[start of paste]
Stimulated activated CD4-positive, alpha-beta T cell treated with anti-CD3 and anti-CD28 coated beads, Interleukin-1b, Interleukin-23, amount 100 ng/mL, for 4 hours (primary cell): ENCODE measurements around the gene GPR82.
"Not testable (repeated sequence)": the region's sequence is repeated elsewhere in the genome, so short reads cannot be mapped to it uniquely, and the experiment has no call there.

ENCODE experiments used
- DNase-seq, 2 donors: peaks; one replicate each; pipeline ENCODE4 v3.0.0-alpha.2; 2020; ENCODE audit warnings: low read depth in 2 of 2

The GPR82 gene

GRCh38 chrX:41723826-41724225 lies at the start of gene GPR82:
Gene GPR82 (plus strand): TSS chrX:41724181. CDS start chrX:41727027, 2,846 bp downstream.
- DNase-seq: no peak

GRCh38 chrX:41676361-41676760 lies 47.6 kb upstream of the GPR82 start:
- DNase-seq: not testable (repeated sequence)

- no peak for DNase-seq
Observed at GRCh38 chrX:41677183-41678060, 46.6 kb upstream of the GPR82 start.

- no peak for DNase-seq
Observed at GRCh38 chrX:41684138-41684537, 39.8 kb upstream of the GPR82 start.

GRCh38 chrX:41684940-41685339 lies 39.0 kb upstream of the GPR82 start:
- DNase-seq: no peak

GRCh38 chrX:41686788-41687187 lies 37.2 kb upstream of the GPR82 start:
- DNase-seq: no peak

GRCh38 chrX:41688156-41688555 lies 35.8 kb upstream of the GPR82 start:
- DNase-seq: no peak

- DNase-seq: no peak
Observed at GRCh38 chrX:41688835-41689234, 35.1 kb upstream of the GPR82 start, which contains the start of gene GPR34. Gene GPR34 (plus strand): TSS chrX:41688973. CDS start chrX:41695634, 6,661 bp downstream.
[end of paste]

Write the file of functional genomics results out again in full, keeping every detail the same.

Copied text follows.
Stimulated activated CD4-positive, alpha-beta T cell treated with anti-CD3 and anti-CD28 coated beads, Interleukin-1b, Interleukin-23, amount 100 ng/mL, for 4 hours (primary cell): ENCODE measurements around the gene GPR82.
"Not testable (repeated sequence)": the region's sequence is repeated elsewhere in the genome, so short reads cannot be mapped to it uniquely, and the experiment has no call there.

ENCODE experiments used
- DNase-seq, 2 donors: peaks; one replicate each; pipeline ENCODE4 v3.0.0-alpha.2; 2020; ENCODE audit warnings: low read depth in 2 of 2

The GPR82 gene

GRCh38 chrX:41723826-41724225 lies at the start of gene GPR82:
Gene GPR82 (plus strand): TSS chrX:41724181. CDS start chrX:41727027, 2,846 bp downstream.
- DNase-seq: no peak

GRCh38 chrX:41676361-41676760 lies 47.6 kb upstream of the GPR82 start:
- DNase-seq: not testable (repeated sequence)

- no peak for DNase-seq
Observed at GRCh38 chrX:41677183-41678060, 46.6 kb upstream of the GPR82 start.

- no peak for DNase-seq
Observed at GRCh38 chrX:41684138-41684537, 39.8 kb upstream of the GPR82 start.

GRCh38 chrX:41684940-41685339 lies 39.0 kb upstream of the GPR82 start:
- DNase-seq: no peak

GRCh38 chrX:41686788-41687187 lies 37.2 kb upstream of the GPR82 start:
- DNase-seq: no peak

GRCh38 chrX:41688156-41688555 lies 35.8 kb upstream of the GPR82 start:
- DNase-seq: no peak

- DNase-seq: no peak
Observed at GRCh38 chrX:41688835-41689234, 35.1 kb upstream of the GPR82 start, which contains the start of gene GPR34. Gene GPR34 (plus strand): TSS chrX:41688973. CDS start chrX:41695634, 6,661 bp downstream.